NASA to Launch OSIRIS-REX to Investigate the Asteroid That Could Probably Cause Destruction to Earth
NASA has recently received an information about an asteroid that could possibly hit the Earth in 2135. Because of fear, the space organization decided to launch a probe that will help them learn more about the celestial object and the impact it can cause once it collide with Earth.
According to experts, the said asteroid, which is named Bennu, has already been seen on the Earth's orbit as it usually crosses the path every six years. It has a diameter of about 500 meters and has a speed of 63,000 mph as it travels around the sun, as reported by Independent.
Past data showed how it has been travelling in the space without creating such huge impact, but that will not always be the case. Information gathered showed the terrifying possibility that this celestial object might cause the Earth's Armageddon by 2135, as noted by Huffington Post.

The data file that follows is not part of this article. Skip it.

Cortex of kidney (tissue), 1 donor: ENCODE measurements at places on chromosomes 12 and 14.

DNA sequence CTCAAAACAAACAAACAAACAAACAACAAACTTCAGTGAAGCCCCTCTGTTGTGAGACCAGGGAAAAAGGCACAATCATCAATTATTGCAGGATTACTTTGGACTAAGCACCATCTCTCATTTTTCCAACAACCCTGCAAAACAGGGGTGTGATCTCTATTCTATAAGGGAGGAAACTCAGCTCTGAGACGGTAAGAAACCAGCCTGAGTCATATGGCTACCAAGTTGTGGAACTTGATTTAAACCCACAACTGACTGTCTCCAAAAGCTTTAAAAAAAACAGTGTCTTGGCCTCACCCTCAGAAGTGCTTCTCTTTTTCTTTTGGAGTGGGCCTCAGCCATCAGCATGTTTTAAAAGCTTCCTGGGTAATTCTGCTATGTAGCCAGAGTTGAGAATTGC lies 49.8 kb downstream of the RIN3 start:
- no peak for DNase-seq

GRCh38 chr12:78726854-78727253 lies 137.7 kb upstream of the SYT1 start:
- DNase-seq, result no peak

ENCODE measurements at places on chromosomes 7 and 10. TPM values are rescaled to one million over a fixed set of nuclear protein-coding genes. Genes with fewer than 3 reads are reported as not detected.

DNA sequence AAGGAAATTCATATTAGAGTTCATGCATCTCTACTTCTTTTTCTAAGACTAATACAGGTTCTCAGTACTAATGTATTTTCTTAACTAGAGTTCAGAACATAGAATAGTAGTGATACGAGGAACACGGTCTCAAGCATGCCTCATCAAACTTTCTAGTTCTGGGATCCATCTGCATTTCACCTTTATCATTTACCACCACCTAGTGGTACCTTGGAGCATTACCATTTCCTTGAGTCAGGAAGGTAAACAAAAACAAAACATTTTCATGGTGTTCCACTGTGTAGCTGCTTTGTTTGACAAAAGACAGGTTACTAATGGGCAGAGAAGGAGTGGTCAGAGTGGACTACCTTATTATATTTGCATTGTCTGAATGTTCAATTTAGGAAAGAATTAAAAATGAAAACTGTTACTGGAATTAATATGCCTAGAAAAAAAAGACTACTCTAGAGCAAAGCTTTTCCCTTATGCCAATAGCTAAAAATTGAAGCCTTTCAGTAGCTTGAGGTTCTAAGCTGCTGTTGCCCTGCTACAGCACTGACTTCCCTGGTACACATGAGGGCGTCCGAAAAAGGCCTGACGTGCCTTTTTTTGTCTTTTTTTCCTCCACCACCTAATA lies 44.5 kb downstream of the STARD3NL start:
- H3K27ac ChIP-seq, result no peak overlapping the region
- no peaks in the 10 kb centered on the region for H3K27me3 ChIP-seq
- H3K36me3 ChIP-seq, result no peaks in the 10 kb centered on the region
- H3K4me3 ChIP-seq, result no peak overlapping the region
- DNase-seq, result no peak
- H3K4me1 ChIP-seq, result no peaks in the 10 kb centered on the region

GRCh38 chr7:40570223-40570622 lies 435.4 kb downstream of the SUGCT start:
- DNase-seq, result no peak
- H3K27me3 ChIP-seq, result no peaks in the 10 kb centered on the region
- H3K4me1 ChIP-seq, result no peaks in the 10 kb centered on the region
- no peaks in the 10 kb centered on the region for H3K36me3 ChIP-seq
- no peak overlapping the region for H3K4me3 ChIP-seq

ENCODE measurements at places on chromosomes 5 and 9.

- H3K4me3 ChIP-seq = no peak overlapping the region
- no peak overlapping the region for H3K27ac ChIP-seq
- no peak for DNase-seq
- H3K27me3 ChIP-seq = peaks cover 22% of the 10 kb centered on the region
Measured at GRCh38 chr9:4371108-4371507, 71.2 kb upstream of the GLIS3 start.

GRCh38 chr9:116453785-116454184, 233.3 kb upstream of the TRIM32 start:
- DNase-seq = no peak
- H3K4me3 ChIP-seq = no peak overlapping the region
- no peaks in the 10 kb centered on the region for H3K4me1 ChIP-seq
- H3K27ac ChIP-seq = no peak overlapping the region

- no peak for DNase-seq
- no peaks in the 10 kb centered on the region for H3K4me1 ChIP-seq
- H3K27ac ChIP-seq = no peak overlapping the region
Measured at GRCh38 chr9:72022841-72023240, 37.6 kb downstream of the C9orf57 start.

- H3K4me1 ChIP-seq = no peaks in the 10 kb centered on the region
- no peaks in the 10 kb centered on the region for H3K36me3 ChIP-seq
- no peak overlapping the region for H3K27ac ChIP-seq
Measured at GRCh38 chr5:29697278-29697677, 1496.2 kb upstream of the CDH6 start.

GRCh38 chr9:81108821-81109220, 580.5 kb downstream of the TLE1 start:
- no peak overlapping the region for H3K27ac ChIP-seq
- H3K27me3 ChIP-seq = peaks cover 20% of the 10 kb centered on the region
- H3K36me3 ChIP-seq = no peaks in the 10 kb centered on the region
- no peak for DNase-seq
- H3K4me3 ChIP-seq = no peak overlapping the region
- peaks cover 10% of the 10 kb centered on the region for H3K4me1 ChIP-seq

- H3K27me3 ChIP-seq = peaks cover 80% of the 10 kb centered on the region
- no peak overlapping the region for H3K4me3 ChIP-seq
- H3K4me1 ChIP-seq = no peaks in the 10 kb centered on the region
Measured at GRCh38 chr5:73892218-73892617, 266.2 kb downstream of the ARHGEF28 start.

The Professor of Planetary Science at Arizona University Dante Lauretta said in an interview, "That 2135 fly-by is going to tweak Bennu's orbit, potentially putting it on course for the Earth later that century." If that happens, based on its speed and size, the collision will surely create an "immense suffering and death," he added.
Because of the possibility, experts say it's crucial to start an investigation towards the Bennu asteroid. Every information gathered will surely be very useful especially towards that century's generation.
That is why NASA, with Mr. Lauretta as the principal investigator, is determined to launch the Origins Spectral Interpretation Resource Identification Security Regolith Explorer (Osiris-Rex) this September. The spacecraft is expected to land on the asteroid's ground by 2018 and be able to gather enough data before it heads back to Earth by 2023.
The goal of the mission is to be able to accurately calculate if the asteroid is really a threat to Earth's existence or not. Through Osiris-Rex, experts will be able to study Bennu's mineralogy, chemical makeup and geological history, according to Daily Caller.